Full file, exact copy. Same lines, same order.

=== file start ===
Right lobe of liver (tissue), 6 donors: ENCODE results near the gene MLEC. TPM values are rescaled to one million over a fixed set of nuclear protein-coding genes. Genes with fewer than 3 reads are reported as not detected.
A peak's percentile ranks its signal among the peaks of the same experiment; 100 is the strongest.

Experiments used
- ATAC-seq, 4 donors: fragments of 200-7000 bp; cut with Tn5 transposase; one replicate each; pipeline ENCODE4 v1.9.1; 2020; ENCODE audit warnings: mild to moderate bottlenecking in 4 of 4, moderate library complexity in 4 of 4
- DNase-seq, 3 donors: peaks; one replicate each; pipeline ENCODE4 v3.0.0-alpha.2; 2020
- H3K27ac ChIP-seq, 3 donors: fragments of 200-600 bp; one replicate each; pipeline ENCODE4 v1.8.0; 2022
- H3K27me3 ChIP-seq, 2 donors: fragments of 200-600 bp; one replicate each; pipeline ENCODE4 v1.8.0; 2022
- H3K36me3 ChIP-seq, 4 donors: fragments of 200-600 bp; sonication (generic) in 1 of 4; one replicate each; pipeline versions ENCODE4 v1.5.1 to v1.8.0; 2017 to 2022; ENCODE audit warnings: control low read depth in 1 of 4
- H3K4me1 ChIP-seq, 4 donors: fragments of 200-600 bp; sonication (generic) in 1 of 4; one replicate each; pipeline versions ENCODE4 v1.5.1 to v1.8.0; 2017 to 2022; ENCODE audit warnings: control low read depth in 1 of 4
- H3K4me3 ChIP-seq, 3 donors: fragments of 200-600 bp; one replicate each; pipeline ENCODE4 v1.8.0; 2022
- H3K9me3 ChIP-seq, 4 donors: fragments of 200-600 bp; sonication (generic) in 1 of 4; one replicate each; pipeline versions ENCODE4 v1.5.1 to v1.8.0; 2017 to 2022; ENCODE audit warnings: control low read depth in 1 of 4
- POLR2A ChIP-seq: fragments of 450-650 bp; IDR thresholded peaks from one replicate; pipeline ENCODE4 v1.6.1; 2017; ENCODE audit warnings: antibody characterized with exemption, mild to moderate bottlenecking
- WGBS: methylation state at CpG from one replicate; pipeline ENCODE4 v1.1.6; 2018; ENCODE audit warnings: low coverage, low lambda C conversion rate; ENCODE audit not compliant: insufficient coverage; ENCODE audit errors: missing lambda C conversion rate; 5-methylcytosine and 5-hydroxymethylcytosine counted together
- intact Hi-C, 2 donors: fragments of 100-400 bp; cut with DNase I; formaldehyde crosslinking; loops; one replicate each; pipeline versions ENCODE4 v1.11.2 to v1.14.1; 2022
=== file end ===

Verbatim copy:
Right lobe of liver (tissue), 6 donors: ENCODE results near the gene MLEC. TPM values are rescaled to one million over a fixed set of nuclear protein-coding genes. Genes with fewer than 3 reads are reported as not detected.
A peak's percentile ranks its signal among the peaks of the same experiment; 100 is the strongest.

Experiments used
- ATAC-seq, 4 donors: fragments of 200-7000 bp; cut with Tn5 transposase; one replicate each; pipeline ENCODE4 v1.9.1; 2020; ENCODE audit warnings: mild to moderate bottlenecking in 4 of 4, moderate library complexity in 4 of 4
- DNase-seq, 3 donors: peaks; one replicate each; pipeline ENCODE4 v3.0.0-alpha.2; 2020
- H3K27ac ChIP-seq, 3 donors: fragments of 200-600 bp; one replicate each; pipeline ENCODE4 v1.8.0; 2022
- H3K27me3 ChIP-seq, 2 donors: fragments of 200-600 bp; one replicate each; pipeline ENCODE4 v1.8.0; 2022
- H3K36me3 ChIP-seq, 4 donors: fragments of 200-600 bp; sonication (generic) in 1 of 4; one replicate each; pipeline versions ENCODE4 v1.5.1 to v1.8.0; 2017 to 2022; ENCODE audit warnings: control low read depth in 1 of 4
- H3K4me1 ChIP-seq, 4 donors: fragments of 200-600 bp; sonication (generic) in 1 of 4; one replicate each; pipeline versions ENCODE4 v1.5.1 to v1.8.0; 2017 to 2022; ENCODE audit warnings: control low read depth in 1 of 4
- H3K4me3 ChIP-seq, 3 donors: fragments of 200-600 bp; one replicate each; pipeline ENCODE4 v1.8.0; 2022
- H3K9me3 ChIP-seq, 4 donors: fragments of 200-600 bp; sonication (generic) in 1 of 4; one replicate each; pipeline versions ENCODE4 v1.5.1 to v1.8.0; 2017 to 2022; ENCODE audit warnings: control low read depth in 1 of 4
- POLR2A ChIP-seq: fragments of 450-650 bp; IDR thresholded peaks from one replicate; pipeline ENCODE4 v1.6.1; 2017; ENCODE audit warnings: antibody characterized with exemption, mild to moderate bottlenecking
- WGBS: methylation state at CpG from one replicate; pipeline ENCODE4 v1.1.6; 2018; ENCODE audit warnings: low coverage, low lambda C conversion rate; ENCODE audit not compliant: insufficient coverage; ENCODE audit errors: missing lambda C conversion rate; 5-methylcytosine and 5-hydroxymethylcytosine counted together
- intact Hi-C, 2 donors: fragments of 100-400 bp; cut with DNase I; formaldehyde crosslinking; loops; one replicate each; pipeline versions ENCODE4 v1.11.2 to v1.14.1; 2022